On the Edge

Posted Oct 15, 2009

Edgerrin James needs 18 rushing yards to move into the Top 10 on the NFL’s all-time list, and he could get them in Sunday’s big game against his former team – the Arizona Cardinals.


Edgerrin James isn’t just chasing legends. In his 11th season, and with his third team, he is gaining ground on them.

With 18 yards in the Seahawks’ crucial game against the Arizona Cardinals at Qwest Field on Sunday, James will move past Marcus Allen into 10th place on the league’s all-time list. And, isn’t it ironic that James’ feet can accomplish this feat against the team he played for the past three seasons?

Not it James.

“It doesn’t matter,” said James, who signed with the Seahawks on Aug. 25. “It’s football.”

In his short tour with the Seahawks, James is playing against is second former team in a three-week span. But going back to Indianapolis, where he began his career and played seven ridiculously productive seasons, transcended football for the NFL’s leading active rusher (12,226 yards).

“The Colts, I played there a long time,” he said. “And that was my first time actually going back to the city of Indianapolis since I played there. So that was different.”

On the cutting Edge
Edgerrin James needs 18 rushing yards to move into 10th place on the NFL’s all-time list.
Emmitt Smith


Walter Payton* 16,726
Barry Sanders* 15,269
Curtis Martin 14,101
Jerome Bettis 13,653
Eric Dickerson* 12,739
Tony Dorsett* 12,739
Jim Brown* 12,312
Marshall Faulk 12,279
Marcus Allen* 12,243
Edgerrin James 12,226

* Member of the Pro Football Hall of Fame (Smith is eligible this season)

But Sunday’s game could become memorable, as well, if James is able to stride past Allen – a player he grew up watching and whose accomplishments he remains impressed with.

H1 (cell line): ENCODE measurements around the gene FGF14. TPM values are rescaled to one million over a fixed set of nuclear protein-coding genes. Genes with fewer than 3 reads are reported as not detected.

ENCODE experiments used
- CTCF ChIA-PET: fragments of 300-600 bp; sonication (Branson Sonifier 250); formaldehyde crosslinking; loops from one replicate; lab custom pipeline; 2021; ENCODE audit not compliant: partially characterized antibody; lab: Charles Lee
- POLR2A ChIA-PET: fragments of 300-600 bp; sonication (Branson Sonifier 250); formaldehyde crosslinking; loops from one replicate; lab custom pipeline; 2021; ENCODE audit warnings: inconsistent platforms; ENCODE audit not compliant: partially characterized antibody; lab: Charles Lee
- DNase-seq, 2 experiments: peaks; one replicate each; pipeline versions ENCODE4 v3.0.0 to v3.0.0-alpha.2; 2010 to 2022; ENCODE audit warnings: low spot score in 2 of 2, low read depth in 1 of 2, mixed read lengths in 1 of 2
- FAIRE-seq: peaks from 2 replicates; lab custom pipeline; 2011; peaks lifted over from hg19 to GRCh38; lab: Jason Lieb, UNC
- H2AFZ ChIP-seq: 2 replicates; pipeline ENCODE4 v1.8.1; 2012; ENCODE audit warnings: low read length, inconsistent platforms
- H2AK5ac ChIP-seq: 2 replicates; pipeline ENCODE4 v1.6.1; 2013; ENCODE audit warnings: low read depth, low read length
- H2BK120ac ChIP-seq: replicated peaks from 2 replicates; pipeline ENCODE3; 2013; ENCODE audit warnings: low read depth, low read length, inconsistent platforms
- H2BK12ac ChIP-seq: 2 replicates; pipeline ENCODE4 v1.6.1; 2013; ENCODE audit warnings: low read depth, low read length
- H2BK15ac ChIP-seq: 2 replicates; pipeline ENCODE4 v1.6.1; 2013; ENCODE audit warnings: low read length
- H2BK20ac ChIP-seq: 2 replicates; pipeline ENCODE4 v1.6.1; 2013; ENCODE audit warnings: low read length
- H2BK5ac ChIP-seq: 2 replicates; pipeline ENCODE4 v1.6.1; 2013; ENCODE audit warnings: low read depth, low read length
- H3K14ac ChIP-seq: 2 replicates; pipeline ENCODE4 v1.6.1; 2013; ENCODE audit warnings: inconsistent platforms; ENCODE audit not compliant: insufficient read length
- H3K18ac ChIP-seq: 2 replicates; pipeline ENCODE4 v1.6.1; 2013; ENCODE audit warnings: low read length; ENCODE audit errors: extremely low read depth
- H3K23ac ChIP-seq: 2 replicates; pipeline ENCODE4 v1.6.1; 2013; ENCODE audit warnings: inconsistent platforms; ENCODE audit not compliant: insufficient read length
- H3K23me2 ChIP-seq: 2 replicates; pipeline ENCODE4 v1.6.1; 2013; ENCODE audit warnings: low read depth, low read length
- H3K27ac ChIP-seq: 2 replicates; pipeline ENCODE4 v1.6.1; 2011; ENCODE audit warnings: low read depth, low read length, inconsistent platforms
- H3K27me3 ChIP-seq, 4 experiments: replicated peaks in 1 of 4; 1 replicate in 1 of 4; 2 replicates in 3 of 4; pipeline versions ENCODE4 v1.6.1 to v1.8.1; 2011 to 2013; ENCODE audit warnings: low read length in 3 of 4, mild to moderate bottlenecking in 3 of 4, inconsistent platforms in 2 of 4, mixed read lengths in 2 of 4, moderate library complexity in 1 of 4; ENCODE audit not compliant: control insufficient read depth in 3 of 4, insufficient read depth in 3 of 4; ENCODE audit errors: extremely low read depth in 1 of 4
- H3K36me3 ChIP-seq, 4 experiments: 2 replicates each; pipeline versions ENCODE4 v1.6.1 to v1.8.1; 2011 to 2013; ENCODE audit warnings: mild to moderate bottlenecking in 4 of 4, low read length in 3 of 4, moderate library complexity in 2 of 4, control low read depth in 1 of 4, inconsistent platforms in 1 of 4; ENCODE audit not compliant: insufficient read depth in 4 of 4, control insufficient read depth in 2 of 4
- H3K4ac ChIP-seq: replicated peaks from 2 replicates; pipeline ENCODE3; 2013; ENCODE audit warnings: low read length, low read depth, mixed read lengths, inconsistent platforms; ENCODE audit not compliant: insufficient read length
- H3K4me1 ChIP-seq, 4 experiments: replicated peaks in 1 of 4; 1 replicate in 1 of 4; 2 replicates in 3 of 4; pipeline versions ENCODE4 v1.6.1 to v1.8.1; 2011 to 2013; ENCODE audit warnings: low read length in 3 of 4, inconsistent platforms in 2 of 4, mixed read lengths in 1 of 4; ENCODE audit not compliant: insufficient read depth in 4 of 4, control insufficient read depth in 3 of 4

While he gives the cold shoulder to any questions about playing the Cardinals this week, James quickly warms to the subject of joining the likes of Emmitt Smith, Walter Payton and Jim Brown on the Top 10 list.

“That means a lot to me,” James said. “It means a lot, especially in this day and age (when) you’re not going to see too many guys moving to 10,000-12,000 yards because of the two-back (system) and the way the NFL is going.”

James lumped himself in a group with LaDainian Tomlinson, Fred Taylor and Clinton Portis and then offered, “We’re like the last of a dying breed. So you’ve got to embrace it.”

James has reached the portal of this plateau that can be a stepping stone to the Hall of Fame at the age of 31, and still thinks there are more seasons, carries and yards ahead.

“It’s up to me how long I want to play and how far I want to go up that chart,” he said. “That’s super important to me. I’m glad I got off to a fast start.”

James checked that Top 10 list when he entered the league in 1999, as the fourth pick overall in the draft by the Colts. He proceeded to rush for 1,553 yards in his rookie season and added 1,709 in 2000.

“I looked at that and said, ‘I want to be one of these guys,’ ” he recalled. “It makes it even better when you kind of fulfill that obligation. You say, ‘OK, you made that obligation to yourself and said I’m going to do everything it takes and I’m going to do everything the right way.’

“I always try to go out and try not to be a selfish player, but within the right way still climb up that chart and win games. That’s the beauty of it.”

Allen produced his 12,243 rushing yards in 16 seasons. That makes James shake his head and smile.

“I’ve talked to Marcus Allen and I always ask him, ‘How did you play 16 years?’ ” he said. “That’s impressive. I don’t think I’ll be interested in 16 years.”

And what will it feel like when James gets that carry that carries him into the Top 10?